Dedications to love
To a Friendly Man in San Antonio, Texas
Many years ago, I was exploring the glorious River Walk in San Antonio, Texas. There, I eventually wandered into a lovely residential area beside the Walk. On one of the front lawns, many people were gathered for a wedding party; and, when I passed, a man, seeing me from the fence’s other side, was friendly enough to invite in me, a total stranger. Gratefully, I accepted. Later, when I revealed that I was a theologian, I was, also, invited to make a toast. Again, I accepted; and, with a rendition similar to the following, I expounded upon the divine principle of loving thy neighbor as thyself as it pertains to a marriage:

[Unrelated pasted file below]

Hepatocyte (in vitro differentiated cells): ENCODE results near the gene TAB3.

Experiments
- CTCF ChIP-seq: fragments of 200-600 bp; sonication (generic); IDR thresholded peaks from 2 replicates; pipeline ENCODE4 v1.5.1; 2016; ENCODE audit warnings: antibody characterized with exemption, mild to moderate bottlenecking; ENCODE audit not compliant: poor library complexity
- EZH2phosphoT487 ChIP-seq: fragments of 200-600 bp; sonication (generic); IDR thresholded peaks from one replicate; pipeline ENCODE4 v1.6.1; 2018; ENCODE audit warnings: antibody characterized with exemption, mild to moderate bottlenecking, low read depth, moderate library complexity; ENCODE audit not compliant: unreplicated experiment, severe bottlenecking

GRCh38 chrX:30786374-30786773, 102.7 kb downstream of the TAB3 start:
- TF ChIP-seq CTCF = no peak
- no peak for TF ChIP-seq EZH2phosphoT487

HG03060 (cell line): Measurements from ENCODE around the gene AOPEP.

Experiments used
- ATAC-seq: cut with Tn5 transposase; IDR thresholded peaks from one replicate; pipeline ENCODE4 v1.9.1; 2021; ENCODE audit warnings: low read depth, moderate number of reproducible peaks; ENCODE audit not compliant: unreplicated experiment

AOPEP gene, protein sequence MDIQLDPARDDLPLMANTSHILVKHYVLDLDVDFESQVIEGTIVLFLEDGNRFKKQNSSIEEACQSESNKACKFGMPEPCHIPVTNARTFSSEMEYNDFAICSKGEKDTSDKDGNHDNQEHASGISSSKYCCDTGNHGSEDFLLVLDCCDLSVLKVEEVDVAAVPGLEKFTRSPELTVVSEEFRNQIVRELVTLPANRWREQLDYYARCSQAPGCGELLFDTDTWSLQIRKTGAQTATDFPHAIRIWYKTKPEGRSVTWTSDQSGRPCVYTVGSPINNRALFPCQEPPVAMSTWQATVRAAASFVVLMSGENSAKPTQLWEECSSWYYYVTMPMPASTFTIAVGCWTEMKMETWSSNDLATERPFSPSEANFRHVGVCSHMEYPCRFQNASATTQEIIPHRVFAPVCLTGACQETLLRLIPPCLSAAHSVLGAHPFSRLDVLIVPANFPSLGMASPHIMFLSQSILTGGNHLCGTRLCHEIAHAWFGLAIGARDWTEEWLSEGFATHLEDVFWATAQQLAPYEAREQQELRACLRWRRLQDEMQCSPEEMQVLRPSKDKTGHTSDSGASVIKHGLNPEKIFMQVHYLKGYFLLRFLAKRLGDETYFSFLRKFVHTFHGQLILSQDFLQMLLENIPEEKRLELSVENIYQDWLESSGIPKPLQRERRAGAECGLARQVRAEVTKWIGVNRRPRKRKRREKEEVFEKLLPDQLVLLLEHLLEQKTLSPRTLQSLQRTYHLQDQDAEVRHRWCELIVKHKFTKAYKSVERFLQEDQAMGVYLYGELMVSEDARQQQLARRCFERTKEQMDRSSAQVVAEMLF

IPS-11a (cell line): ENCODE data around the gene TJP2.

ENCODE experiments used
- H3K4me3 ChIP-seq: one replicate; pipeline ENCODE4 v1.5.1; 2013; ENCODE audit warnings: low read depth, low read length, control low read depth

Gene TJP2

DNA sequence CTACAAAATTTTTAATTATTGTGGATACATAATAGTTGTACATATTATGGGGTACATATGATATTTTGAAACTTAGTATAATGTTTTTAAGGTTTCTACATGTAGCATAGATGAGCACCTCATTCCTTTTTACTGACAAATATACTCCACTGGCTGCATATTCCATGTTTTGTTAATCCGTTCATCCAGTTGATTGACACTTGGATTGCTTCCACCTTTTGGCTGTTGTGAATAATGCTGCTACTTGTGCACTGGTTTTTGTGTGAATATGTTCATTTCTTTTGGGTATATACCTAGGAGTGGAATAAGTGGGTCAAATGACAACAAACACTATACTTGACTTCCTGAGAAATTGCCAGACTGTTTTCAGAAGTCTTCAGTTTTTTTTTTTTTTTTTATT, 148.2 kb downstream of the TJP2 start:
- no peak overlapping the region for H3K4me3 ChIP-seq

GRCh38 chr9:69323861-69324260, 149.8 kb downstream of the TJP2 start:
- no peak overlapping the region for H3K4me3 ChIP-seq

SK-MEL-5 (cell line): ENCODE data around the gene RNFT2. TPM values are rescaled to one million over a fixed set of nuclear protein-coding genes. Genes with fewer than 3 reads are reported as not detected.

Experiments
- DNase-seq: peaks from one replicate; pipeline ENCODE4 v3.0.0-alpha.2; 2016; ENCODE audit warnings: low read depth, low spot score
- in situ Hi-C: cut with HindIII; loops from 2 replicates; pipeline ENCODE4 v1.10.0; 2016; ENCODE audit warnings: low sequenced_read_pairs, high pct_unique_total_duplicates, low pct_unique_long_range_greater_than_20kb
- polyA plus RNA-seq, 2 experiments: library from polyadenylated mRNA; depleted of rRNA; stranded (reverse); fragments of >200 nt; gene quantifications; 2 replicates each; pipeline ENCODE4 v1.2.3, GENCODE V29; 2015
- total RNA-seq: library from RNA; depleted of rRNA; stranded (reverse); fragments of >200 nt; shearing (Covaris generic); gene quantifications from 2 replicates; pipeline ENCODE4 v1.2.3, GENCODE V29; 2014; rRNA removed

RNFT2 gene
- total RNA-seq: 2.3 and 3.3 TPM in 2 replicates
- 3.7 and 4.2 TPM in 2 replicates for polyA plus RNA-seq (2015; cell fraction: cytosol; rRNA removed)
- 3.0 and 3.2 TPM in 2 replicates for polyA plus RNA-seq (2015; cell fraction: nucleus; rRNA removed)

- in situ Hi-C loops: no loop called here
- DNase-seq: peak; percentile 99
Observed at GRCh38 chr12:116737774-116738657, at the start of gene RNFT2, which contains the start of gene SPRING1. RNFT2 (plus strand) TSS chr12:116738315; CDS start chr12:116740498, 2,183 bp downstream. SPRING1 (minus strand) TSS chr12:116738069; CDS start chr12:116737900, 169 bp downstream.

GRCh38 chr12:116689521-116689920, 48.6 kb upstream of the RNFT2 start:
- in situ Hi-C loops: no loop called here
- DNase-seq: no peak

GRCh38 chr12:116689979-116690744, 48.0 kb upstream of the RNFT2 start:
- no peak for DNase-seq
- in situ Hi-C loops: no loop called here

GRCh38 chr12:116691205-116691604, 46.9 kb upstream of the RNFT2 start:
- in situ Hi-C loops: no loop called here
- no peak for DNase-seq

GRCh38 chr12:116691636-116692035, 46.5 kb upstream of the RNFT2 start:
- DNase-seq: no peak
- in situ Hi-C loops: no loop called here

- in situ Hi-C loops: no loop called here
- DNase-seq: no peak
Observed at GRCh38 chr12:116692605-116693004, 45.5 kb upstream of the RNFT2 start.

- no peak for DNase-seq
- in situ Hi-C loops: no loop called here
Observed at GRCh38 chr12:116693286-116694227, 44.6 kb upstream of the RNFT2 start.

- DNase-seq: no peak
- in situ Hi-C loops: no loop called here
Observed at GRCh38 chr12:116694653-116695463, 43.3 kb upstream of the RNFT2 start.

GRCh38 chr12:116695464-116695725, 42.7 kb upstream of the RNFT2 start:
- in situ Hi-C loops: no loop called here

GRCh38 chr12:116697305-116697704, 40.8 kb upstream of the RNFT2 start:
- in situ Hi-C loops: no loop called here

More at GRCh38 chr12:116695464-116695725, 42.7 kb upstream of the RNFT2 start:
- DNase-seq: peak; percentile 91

Conflict breaks apart relationships. Therefore, little if any inappropriate friction is what makes a marriage or a relationship last. Because oppression and unfairness cause conflict, once a couple is truly committed, the only way to minimize or eliminate such friction is by each spouse looking after the best present and future interests of both the other and him- or herself. Of course, by so caring, not only will there be less inappropriate friction and frustration, there will be greater love. Consequently, extra love and less frustration generate more of the type of friction that is appropriate.